The Effects of Fish Size, Stocking Density, and Photoperiod on Juvenile Lumpfish Aggression


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Due to the high demand for lumpfish as cleanerfish in salmonid ocean farming operations, increasing hatchery production and rearing efficiency is of great importance. As juveniles, lumpfish are cannibalistic which is controlled, to some extent, though frequent size grading of the fish, however, cannibalism still occurs. Understanding and mitigating for factors that exacerbate aggressive behaviors in juvenile lumpfish, which can lead to cannibalism, would help achieve the goal of increasing juvenile production in the hatchery. We hypothesize that lumpfish cannibalism is linked to a specific ontogenetic period related to fish size and can be exacerbated by various stressors such as stocking density and photoperiod. To test this hypothesis, we subjected two different size classes of juvenile lumpfish (5g and 10g) to varying densities (40g/L, 65g/L, or 90g/L) under different photoperiod regimes (ambient, constant low light, or constant bright light) for a 10-week duration in winter 2022. Fish growth, survival, and aggression were measured biweekly, and stocking densities adjusted to baseline levels biweekly by removing any necessary fish. Final results, including daily growth rates, overall mean percent growth, survival, and occurrence and severity of fish aggression, as well as recommendations for lumpfish facilities, will be shared with session participants.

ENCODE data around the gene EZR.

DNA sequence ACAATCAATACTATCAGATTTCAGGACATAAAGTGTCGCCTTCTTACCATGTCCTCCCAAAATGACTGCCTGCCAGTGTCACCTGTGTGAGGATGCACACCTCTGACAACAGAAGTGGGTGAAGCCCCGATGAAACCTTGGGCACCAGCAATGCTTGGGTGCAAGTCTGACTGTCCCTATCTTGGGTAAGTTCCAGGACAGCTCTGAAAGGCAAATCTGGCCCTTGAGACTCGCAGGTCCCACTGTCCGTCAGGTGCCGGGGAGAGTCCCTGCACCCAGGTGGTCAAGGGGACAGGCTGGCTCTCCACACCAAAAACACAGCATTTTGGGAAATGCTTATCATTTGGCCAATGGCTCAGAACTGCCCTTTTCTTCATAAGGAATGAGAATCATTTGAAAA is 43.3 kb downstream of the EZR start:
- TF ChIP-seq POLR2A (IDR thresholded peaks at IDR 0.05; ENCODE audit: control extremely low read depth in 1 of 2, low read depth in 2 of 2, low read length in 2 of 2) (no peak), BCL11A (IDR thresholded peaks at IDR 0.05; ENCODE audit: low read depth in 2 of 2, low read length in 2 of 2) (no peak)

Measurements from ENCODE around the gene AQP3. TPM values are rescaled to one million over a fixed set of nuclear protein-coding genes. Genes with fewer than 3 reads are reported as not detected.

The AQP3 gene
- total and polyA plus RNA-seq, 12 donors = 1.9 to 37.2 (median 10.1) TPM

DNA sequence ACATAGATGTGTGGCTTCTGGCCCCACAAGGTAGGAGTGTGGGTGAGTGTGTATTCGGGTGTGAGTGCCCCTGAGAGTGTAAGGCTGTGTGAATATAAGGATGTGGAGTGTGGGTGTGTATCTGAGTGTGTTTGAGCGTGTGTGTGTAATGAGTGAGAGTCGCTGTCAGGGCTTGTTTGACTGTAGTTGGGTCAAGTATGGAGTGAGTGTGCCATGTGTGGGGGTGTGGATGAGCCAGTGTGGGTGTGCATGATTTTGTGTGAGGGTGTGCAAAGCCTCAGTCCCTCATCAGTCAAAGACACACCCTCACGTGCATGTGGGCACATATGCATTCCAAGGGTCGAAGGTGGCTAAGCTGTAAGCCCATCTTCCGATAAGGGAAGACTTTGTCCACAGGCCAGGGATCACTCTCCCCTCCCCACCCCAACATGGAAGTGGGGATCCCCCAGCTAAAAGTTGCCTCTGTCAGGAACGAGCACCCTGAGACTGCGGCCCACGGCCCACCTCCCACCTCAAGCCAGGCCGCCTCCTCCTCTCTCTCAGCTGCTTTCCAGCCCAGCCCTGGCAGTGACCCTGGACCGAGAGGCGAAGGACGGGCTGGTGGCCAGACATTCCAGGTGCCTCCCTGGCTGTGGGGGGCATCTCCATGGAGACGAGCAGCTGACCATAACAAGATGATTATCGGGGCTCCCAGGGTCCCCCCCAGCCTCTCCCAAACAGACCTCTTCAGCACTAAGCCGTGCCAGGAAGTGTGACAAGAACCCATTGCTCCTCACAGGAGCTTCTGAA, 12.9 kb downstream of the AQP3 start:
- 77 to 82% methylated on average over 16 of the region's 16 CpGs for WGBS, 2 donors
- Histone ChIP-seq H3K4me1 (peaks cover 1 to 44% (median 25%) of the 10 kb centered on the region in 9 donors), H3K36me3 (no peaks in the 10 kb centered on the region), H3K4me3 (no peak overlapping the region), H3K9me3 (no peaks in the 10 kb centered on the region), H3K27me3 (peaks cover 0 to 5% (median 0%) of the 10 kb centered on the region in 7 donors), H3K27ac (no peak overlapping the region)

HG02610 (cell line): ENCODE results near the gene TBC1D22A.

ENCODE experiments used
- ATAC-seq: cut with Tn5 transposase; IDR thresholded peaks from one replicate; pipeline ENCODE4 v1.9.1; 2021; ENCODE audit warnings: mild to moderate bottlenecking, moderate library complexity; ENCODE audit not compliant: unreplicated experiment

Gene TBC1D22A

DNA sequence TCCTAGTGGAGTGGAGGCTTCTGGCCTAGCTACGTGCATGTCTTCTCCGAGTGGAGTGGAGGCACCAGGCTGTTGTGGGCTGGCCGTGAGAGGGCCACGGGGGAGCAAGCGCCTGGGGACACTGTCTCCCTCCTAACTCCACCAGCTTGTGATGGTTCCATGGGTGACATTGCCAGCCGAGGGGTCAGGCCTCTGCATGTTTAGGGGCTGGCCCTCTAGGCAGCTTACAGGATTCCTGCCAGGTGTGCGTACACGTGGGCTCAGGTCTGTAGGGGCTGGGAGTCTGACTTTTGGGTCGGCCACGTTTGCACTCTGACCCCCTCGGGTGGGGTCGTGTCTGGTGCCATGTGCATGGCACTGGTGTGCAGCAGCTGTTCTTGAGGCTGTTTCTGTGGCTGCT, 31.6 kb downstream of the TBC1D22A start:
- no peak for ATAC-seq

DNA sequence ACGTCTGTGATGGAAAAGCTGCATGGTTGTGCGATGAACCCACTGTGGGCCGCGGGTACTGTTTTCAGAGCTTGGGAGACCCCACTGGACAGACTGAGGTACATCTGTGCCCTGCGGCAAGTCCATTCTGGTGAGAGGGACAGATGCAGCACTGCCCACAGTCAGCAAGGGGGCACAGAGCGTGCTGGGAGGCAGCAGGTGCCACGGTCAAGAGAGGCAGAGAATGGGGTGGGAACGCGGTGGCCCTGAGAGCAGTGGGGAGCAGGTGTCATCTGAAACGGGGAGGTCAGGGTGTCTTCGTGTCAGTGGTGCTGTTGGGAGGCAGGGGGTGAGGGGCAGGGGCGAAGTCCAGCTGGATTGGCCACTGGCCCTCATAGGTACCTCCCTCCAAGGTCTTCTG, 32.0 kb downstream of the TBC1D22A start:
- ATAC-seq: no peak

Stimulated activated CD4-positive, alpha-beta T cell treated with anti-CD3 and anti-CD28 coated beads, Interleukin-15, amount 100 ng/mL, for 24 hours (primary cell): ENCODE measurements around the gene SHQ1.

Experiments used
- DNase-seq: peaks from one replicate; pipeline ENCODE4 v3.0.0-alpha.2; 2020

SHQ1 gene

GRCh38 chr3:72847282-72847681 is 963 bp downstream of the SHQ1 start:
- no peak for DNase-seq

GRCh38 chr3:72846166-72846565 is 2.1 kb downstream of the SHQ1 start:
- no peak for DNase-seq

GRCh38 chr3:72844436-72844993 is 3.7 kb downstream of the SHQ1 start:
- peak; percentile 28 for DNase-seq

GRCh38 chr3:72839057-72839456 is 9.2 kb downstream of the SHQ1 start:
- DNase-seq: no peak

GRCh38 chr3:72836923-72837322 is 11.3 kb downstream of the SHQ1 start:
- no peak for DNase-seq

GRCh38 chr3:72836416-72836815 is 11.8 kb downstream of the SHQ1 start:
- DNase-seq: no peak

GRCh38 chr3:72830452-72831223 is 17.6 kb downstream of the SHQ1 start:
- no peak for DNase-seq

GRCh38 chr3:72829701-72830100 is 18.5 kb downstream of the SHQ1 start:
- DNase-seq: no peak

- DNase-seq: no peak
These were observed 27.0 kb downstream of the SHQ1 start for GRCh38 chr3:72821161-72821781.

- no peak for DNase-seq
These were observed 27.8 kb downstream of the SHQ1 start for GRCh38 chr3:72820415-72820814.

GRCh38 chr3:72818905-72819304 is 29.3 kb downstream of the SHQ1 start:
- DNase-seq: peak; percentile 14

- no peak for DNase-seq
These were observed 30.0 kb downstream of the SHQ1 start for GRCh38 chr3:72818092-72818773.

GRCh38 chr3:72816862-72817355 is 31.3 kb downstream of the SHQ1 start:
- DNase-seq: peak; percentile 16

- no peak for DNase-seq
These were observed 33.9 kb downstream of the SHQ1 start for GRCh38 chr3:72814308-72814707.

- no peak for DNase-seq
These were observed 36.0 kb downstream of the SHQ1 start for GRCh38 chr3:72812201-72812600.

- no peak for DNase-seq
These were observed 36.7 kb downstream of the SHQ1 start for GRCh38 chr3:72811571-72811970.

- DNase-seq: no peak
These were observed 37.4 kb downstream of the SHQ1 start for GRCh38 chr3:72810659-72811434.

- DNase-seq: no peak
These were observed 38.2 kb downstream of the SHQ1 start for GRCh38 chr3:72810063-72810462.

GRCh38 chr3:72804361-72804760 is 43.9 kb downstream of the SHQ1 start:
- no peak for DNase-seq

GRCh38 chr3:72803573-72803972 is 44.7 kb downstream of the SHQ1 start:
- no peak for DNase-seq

First Name Last Name
Elizabeth Fairchild
Shelby Perry

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Submission Details

Conference GRC
Event Graduate Research Conference
Department Biological Sciences (GRC)
Group Leitzel - Poster
Added April 7, 2022, 1:54 p.m.
Updated April 7, 2022, 1:56 p.m.
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